3. Used to reduce the outstanding interest-bearing debt of a business, thereby increasing the equity value component of the business' total value (i.e. its enterprise value) (Johnson, 2002) Thus, the dividend decision is an important decision for the company to take. It is a crucial area of financial management. The dividend decision decides on what shall be retained earnings for the development plans of a company and what shall be dividend payouts considered desirable from shareholder return perspective (Pandye, 2010). Walter (1963) argued that the choice of dividend policies almost always affect the
value of the firm. His model shows the importance of relationship between the firm's rate of return and its cost of capital in determining the dividend policy that will maximise the wealth of the shareholders. According to Walter the market price per share is the sum of the present value of two sources of income: 1. Present value of dividends and; 2. Present value of capital gains He says if the Internal Rate of Return is greater than the opportunity cost of capital (what is also known as hurdle rate/expected return/ cost of equity) then the company should invest all the profits in the business, which is true if a company is going through the growth phase. This will have positive impact on the market price and a shareholder will get higher capital appreciation. Where Internal Rate of Return is equal to opportunity cost of capital then the market price is not affected whether the company pays dividend or retains the earning, which is true for a company that has reached a saturation stage. Where Internal Rate of Return is equal to opportunity cost of capital the company would pay higher dividend.
Gordon (1962) developed a very popular model explicitly relating the market value of the firm to dividend policy. According to this model the market price of a share is the present value of infinite streams of dividend received by the shareholders. He claims the dividend per share is expected to grow with retained earnings as the dividend per share equals to the payout ratio times the EPS. So if the Internal Rate of Return for a .
company is high and the company retains more, assuming all equity capital structure, the dividend per share shall increase and therefore, the market price of the share. Of the two stocks with identical earnings record, and, prospects but the one paying higher dividend than the other will undoubtedly command a higher market price than the other because the stockholders prefer present to future values. Myopic vision plays a part in the price making process. Stockholders often act upon the principle of a bird in the hand is worth two in a bush and for this reason are willing to pay a premium for the stock with higher dividend rate, just as they discount the one with lower rate (Krishman, 1969). The typical investor would most certainly prefer to have his dividend today and let tomorrow take care of itself. No instances are on record in which the withholding of dividends for the sake of future. profits has been hailed with such enthusiasm as to advance the price of the stock. The direct opposite has invariably been true. Given two companies in the same general position and with the same earning power, the one paying the larger dividend will always sale at a higher price (Graham & Dodd, 1934). Under a perfect market situation, the dividend policy of a firm is irrelevant, as it does not affect the value of the firm. The value of the firm depends on the firm's earnings that result from its investment policy. A firm has three situations:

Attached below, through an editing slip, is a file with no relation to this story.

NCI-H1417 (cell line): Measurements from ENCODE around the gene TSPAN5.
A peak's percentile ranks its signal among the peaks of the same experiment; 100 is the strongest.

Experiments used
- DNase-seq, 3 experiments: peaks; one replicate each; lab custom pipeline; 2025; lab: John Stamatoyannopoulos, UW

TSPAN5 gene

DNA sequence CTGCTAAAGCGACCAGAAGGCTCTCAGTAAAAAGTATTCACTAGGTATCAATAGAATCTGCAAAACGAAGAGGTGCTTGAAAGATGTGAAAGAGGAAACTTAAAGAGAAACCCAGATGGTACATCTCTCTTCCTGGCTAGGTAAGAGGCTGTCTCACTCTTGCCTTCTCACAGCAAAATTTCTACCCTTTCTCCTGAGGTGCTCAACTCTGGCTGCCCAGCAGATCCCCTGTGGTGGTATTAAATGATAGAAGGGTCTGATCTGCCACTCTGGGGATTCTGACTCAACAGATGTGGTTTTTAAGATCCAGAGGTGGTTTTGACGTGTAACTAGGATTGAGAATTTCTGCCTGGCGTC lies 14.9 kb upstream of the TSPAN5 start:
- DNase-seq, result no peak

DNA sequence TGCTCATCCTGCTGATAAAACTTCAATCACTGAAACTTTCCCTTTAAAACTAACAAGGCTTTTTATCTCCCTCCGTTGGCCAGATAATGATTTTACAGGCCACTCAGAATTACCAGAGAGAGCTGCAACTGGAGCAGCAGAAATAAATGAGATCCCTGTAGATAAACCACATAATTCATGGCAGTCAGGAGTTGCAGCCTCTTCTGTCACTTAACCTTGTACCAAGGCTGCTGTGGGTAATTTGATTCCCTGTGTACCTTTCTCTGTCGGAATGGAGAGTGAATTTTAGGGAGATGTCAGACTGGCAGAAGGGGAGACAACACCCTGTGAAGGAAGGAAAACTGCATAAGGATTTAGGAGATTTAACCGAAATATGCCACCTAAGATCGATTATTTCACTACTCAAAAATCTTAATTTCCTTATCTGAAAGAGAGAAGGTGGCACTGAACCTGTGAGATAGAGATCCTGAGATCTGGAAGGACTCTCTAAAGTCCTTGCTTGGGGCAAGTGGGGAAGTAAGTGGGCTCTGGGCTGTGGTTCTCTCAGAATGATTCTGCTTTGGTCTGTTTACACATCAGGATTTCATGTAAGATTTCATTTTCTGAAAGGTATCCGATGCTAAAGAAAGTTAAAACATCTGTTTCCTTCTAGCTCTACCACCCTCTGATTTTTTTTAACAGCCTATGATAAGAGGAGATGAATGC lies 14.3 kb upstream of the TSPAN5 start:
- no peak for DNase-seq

2.9 A. The firm has sufficient cash to pay dividends by which the shareholders get cash as dividend but lose in the form of their reduced claim on the asset as the cash balance is reduced; 2.9 B. The firm does not have sufficient cash to pay dividends then the company either does not pay dividend or issues shares to pay the dividend where again it is a zero sum game; 2.9 C. The company does not pay dividend but the shareholders need cash in this situation the shareholders sale a part of their shareholding and generate cash. Thus, the dividend policy is irrelevant with respect to value creation for shareholders (Miller & Modigliani, 1961). Thus, there is enough finance literature to show that there is an impact of dividend on the market price, opportunity cost of capital, asset liability management for a firm, capital structure decision. Opportunity cost of capital and market volatility of stock price are directly related to cost of equity and cost of equity is an integral part of calculating weighted average cost of capital (WACC). 2.9 C. Interest rates Selecting the interest rate for evaluating potential projects is a key part of the capital budgeting problem. Approaches include: (1) The marginal or weighted average cost of capital (WACC); (2) The opportunity cost of capital (from IRR ranking); (3) The theoretically optimal intersection of the first two; (4) Risk adjusted rates for equity from capital asset pricing theory--which are usually folded into the WACC as the equity component of the WACC, and